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The “USS Indianapolis” speech, impeccably delivered by the legendary Robert Shaw in Jaws, is regarded as one of the finest monologues in motion picture history. However, the debate over just who wrote the monologue is mired in murky waters.
In the blockbuster film helmed by then-budding director Steven Spielberg, which swam into theaters 47 years ago today, Shaw’s Quint reveals to Martin Brody (Roy Scheider) and Matt Hooper (Richard Dreyfuss) that he is one of the 316 survivors of the actual World War II USS Indianapolis disaster. The Indianapolis sank in July 1945 after being torpedoed by an Imperial Japanese Navy submarine during the Indianapolis’ top-secret mission to deliver atomic bomb components.
There seems to be no debate that it was the late Howard Sackler who conceived (in an uncredited script rework) the “Indianapolis” moment, which when he penned it was only two paragraphs, Spielberg explained previously in a making-of featurette. The director recognized that the scene, if done right, could be an extraordinary character study of Quint and a pivotal scene in the film.
And thus begins the debate.
In the featurette, Spielberg says he asked John Milius, who contributed dialogue polishes, to take a crack at the speech as it needed to be beefed up in order for the director to capture the moment as he saw it in his mind’s eye.
Milius is said to have dictated the speech “over the phone,” which resulted in a 10-page monologue, “which basically is very close to what’s in the movie,” Spielberg said, adding that Shaw took the beast of a speech and cut it in half. “It’s Milius’ words, and it’s Shaw’s editing,” the director says in the featurette.
However, Jaws co-screenwriter Carl Gottlieb has taken issue with the Milius version of the production lore.
In a previous interview with The Writer’s Guild Foundation (watch below), Gottlieb contended that it was actually Shaw who wrote the “USS Indianapolis” speech and that Milius had been given undue credit over the years thanks to his friendship with Spielberg.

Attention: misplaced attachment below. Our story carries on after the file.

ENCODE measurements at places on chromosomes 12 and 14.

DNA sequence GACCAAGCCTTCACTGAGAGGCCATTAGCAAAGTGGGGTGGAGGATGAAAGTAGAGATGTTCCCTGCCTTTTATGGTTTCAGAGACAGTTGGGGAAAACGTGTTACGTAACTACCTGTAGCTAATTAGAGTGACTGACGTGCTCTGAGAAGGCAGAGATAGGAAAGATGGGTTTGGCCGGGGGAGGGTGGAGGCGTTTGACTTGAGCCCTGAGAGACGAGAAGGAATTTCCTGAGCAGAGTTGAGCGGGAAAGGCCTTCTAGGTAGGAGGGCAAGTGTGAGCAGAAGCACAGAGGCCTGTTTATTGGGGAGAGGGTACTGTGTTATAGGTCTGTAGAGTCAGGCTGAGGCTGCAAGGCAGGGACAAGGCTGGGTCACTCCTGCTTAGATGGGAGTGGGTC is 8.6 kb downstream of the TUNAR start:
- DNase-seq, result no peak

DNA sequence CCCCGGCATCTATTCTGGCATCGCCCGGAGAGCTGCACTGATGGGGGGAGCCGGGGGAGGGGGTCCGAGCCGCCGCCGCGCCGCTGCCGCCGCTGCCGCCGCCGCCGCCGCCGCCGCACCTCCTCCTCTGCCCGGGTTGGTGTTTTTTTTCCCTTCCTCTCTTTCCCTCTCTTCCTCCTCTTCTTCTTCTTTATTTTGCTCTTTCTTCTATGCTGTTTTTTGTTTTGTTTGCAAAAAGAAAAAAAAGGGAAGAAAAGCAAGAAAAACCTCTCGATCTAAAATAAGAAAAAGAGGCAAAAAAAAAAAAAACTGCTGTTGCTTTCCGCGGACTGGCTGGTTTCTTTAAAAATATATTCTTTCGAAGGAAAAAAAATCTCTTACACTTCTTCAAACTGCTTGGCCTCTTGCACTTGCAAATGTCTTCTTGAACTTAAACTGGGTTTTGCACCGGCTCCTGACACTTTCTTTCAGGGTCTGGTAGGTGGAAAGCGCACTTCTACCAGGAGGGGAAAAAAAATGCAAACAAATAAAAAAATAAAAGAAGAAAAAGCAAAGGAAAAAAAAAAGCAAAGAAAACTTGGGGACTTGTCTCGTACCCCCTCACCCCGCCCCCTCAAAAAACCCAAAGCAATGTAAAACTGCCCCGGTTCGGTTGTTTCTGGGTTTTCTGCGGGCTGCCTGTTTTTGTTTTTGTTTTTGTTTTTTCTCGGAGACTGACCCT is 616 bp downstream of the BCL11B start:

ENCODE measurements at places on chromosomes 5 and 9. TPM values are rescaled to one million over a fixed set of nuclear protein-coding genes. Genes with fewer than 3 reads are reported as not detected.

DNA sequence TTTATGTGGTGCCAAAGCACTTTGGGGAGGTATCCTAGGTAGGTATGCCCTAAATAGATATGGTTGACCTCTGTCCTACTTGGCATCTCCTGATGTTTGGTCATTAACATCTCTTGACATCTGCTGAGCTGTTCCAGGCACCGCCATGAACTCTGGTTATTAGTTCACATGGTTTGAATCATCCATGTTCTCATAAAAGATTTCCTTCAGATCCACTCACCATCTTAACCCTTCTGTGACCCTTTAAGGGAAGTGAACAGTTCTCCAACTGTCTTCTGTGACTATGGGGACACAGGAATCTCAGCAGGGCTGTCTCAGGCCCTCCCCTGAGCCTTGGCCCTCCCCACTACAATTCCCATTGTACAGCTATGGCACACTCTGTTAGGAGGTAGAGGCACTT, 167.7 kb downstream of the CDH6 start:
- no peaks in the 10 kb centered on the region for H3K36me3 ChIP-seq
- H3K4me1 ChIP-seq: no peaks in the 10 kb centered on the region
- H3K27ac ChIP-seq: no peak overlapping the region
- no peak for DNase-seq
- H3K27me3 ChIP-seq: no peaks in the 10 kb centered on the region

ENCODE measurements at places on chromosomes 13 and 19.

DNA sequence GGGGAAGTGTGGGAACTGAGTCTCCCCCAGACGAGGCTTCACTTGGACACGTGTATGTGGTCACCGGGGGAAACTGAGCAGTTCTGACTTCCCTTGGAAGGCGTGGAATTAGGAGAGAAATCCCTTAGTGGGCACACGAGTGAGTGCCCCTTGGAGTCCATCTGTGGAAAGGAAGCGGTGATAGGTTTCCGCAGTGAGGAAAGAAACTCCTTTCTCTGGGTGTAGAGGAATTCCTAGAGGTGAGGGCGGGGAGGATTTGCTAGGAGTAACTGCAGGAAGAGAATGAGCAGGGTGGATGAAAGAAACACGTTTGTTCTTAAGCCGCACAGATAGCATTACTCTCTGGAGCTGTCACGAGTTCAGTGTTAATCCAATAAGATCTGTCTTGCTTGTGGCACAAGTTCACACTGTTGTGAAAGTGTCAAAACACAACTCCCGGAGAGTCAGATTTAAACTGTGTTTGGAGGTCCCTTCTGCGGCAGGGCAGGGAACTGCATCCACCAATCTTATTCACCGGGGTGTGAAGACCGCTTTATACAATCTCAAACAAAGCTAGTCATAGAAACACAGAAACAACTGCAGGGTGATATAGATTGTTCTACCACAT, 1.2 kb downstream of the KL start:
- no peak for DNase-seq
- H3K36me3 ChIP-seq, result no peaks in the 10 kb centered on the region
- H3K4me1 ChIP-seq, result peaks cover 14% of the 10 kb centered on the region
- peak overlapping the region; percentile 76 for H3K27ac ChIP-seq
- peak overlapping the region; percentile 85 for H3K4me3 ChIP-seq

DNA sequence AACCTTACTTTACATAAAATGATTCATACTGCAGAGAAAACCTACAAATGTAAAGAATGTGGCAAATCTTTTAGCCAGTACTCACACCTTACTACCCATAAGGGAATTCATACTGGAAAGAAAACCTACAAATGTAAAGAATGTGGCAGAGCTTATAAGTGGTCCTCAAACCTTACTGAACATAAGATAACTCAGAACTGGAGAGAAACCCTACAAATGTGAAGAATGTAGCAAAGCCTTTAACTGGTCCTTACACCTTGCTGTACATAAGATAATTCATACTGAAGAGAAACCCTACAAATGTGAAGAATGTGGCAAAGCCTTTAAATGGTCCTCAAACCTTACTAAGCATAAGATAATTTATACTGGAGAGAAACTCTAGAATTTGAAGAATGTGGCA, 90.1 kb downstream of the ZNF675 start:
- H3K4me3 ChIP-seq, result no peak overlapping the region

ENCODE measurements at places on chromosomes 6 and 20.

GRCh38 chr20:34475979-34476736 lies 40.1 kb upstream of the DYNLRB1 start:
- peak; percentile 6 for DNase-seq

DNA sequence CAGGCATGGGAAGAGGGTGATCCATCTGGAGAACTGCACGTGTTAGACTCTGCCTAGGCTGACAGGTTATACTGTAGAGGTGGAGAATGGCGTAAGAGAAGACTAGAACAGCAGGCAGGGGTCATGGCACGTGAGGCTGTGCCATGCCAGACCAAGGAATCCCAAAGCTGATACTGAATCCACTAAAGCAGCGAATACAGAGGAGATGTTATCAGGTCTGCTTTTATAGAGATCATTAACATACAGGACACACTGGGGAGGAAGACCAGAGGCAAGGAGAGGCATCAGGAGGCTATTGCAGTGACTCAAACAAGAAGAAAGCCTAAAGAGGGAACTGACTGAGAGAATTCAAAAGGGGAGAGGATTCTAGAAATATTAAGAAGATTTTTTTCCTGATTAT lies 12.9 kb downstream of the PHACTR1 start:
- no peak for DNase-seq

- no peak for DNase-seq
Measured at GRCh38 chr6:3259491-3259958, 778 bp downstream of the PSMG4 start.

Gottlieb claimed that Sackler’s speech was two pages — not two paragraphs — and that Spielberg asked a number of his pals, including Robert Zemeckis and Bob Gale (who would both go on to create Back to the Future), to take a crack at beefing up and honing the speech. He admitted Milius was also asked to be involved.
“Somehow, the mythology was that Milius wrote that speech, but there were 10 versions of that speech, including my own,” Gottlieb said. “We gave them to Robert Shaw.” Gottlieb noted Shaw, at the point in his career, had already written a few novels and the play The Man in the Glass Booth (for which Gottlieb inaccurately states Shaw won a Pulitzer).
“So, [Shaw] took it all, synthesized it. And one night while we are all at dinner … he came in with a handful of paper and said, ‘I think I have the pesky speech licked,'” Gottlieb recalled. “And he basically performed it for the table. And we all went, ‘Wow.’ And Steven said, ‘That’s what we’re shooting.'”
Frustrated with the mythologized “rumor,” Gottlieb said he looked back at the production logs and the line script to push back on the tale that the speech was written by Milius at the last minute and delivered over the phone.
Gottlieb said he was not on the alleged speech dictation call, but he was on a call days prior, along with Milius, discussing the speech. “I kept very careful notes because I was anticipating an arbitration on that script,” Gottlieb said, adding that some time elements of the alleged dictation call didn’t add up, in his opinion.
“Shaw had read us the screen version days earlier. So, ultimately, who do you decide to believe, the guy who wasn’t there who claims to have written it or the guy who was there and says he didn’t?” Gottlieb asked. “I could have easily said it was my speech. It was not my speech. Robert Shaw did that. Unfortunately, because John and Steven are close friends, Steven has always supported Milius’ version, which in my estimation, is false.”
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